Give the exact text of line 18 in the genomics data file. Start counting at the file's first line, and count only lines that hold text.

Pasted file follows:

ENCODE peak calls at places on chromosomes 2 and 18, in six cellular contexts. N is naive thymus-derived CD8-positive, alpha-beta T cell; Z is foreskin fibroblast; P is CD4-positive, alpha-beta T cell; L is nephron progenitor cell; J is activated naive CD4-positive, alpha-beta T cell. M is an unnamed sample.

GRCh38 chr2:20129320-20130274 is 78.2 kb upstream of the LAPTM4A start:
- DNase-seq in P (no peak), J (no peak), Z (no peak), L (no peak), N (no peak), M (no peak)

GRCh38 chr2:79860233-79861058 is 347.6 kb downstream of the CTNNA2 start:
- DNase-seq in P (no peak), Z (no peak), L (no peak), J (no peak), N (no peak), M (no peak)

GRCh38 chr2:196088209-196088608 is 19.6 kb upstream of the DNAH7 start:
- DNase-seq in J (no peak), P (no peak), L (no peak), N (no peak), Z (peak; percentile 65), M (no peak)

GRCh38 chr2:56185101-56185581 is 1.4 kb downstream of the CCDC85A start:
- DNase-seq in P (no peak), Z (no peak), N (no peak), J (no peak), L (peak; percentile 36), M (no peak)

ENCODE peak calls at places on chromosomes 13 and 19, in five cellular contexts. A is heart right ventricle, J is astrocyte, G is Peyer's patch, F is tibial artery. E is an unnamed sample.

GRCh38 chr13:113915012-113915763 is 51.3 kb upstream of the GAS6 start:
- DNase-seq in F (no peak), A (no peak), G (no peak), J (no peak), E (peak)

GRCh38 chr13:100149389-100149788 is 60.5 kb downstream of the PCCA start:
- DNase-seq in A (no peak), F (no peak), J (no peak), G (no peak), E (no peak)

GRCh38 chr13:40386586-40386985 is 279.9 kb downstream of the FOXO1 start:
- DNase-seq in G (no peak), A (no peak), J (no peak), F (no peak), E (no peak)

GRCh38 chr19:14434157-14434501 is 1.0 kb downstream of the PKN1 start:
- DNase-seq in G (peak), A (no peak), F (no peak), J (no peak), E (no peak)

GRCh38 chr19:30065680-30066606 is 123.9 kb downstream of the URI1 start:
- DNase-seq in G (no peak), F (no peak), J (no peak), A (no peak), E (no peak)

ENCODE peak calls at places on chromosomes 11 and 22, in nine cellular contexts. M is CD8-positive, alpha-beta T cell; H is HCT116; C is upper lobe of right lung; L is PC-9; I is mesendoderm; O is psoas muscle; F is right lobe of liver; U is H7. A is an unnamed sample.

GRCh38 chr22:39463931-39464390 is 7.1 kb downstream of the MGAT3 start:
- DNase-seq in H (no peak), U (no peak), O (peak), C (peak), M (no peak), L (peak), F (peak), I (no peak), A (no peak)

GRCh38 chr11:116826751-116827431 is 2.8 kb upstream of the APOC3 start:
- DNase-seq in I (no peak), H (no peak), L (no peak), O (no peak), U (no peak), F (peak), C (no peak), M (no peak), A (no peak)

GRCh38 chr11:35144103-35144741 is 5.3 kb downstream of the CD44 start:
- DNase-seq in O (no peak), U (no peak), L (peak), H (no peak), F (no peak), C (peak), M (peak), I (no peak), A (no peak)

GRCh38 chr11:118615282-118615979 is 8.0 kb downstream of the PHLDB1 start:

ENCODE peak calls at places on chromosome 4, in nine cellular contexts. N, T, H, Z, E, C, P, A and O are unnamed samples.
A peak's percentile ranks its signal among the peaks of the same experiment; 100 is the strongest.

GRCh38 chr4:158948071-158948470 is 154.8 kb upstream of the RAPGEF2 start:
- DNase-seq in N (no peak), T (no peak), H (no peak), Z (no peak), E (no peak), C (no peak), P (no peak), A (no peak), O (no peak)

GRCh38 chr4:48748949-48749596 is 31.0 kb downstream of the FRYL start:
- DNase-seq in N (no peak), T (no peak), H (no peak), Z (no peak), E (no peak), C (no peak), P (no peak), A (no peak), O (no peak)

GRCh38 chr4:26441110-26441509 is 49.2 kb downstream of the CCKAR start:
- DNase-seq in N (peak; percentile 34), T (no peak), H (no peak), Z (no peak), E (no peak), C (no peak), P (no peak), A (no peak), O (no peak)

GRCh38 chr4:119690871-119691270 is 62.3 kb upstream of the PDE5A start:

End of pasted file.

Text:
- DNase-seq in G (peak), A (no peak), F (no peak), J (no peak), E (no peak)